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Crafting a Money Transfers Strategy: Guidance for Pro-Poor Financial Service Providers

This paper begins by noting that as more data becomes available on cross-border remittances these financial flows are attracting greater attention from the private sector, governments, and development agencies alike. Although not all money transfers are captured in official statistics, formal remittances nevertheless constitute the second largest source of external funding for developing countries, ahead of both capital market flows and official development assistance. Remittances are qualitatively different from other sources of development finance in that they are both relatively stable and counter-cyclical in nature, since migrants tend to remit more during periods of economic downturn in their home countries. Because remittances represent private money sent person-to-person, they benefit the poor directly and as poor people determine they need it – on demand.

Furthermore, the paper suggests that financial service providers that cater to the poor have been drawn to the money transfer market because it offers them the opportunity to fulfil their financial goals as well as their social objectives. As a fee-based product, money transfers can generate revenues and bolster an FSP’s bottom line. From a social perspective, money transfers allow FSPs to deliver an additional service demanded by poor customers, at a cost potentially lower than that of mainstream providers.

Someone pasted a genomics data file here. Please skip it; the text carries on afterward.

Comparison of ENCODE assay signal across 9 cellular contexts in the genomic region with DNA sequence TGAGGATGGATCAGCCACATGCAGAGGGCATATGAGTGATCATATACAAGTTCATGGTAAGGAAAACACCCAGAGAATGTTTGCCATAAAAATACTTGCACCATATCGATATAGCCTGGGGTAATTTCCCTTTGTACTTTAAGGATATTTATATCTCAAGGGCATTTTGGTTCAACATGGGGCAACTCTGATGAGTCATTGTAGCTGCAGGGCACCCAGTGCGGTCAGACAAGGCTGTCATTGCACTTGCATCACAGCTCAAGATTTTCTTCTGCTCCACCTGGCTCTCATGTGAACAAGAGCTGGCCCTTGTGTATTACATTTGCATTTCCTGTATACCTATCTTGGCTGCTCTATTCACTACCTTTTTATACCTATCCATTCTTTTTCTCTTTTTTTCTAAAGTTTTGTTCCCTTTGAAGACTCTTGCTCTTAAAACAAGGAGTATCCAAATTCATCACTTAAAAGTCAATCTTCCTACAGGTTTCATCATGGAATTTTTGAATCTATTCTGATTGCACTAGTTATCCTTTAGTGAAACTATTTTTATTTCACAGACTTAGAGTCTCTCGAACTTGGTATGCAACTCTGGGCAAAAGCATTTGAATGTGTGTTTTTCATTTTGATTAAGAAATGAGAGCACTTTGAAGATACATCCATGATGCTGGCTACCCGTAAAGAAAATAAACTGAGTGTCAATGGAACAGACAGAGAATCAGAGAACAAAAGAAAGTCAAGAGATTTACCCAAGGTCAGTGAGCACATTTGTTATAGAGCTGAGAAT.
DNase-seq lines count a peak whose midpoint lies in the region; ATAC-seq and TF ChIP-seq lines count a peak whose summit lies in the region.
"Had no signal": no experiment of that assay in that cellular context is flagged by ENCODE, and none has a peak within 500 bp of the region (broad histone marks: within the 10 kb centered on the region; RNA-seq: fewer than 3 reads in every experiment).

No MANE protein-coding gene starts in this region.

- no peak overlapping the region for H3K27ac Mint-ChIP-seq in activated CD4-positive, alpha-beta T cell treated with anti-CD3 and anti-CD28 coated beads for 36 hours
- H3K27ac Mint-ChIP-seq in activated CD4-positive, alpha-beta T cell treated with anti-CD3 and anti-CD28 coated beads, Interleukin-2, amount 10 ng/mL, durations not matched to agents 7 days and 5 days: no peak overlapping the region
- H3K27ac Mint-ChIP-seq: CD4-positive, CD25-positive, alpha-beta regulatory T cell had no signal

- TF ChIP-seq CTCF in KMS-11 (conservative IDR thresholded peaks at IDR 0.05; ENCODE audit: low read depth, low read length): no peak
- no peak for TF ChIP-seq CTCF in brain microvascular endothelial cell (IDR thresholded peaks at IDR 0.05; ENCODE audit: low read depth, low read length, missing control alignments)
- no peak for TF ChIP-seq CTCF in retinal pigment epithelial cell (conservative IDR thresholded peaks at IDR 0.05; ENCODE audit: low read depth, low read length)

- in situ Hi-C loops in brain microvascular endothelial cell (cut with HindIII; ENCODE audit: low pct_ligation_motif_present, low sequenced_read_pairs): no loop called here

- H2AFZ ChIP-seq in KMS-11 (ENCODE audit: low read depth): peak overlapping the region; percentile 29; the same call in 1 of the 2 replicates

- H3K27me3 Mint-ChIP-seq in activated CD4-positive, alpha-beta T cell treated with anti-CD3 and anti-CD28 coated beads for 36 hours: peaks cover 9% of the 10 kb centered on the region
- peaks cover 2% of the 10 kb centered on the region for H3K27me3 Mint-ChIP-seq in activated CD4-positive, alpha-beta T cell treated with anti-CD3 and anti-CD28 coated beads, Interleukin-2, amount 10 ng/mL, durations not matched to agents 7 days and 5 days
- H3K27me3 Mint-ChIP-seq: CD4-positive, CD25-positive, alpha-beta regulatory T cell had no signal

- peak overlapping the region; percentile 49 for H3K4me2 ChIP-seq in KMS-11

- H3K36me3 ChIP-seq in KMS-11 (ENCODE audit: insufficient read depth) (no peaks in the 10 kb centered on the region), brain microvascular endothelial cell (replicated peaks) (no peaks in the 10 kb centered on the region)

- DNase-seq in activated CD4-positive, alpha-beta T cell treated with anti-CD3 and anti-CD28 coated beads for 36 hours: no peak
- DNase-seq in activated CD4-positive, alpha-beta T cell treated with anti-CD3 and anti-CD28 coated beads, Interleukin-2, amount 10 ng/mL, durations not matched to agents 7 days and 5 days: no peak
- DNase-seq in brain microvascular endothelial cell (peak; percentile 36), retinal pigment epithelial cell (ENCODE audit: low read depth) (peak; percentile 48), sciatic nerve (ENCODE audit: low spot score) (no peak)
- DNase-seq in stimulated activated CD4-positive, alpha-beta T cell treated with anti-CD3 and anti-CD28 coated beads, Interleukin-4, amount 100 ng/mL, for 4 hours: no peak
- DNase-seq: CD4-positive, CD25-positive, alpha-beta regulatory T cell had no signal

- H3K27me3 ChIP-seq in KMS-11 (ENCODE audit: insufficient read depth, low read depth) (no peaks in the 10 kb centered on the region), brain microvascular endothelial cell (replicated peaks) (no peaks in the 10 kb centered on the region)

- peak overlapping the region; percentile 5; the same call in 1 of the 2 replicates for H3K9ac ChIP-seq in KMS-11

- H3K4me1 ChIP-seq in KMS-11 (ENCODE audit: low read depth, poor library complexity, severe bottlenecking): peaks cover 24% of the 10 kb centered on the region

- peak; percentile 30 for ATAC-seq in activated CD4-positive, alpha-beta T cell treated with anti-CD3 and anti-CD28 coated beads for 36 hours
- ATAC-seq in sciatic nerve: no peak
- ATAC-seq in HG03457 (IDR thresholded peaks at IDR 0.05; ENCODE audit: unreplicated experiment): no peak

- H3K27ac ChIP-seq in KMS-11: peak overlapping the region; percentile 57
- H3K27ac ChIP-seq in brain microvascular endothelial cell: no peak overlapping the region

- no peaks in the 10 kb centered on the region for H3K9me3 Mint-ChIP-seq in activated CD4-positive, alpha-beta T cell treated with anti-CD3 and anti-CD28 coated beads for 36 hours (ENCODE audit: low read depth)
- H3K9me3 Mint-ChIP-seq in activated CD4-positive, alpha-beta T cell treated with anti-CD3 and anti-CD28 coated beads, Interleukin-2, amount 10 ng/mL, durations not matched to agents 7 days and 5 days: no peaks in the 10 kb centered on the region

This paper explores the operational and strategic considerations involved in launching a money transfer product. The first section begins with an overview of global money transfers, including the overall size and structure of the industry and the differences between its different segments – cross-border and domestic, formal and informal, retail and wholesale. The second section describes the main types of transmission channels used to transfer funds, the types of providers traditionally associated with these channels, partnerships between these providers, and new customer interfaces being used to make money transfers cheaper and more convenient for clients. Finally, the third section explores how a pro-poor FSP might begin to build a money transfers strategy, considering factors such as client preferences, regulation, competition, institutional capacity, financial analysis, and marketing.

  • Resource type
  • Author Isern, J, Deshpande R, and van Doorn, J
  • Organisation
  • Year of Publication2005
  • Region
  • LanguageEnglish
  • Number of pages28 pp.
  • EditionOccasional Paper

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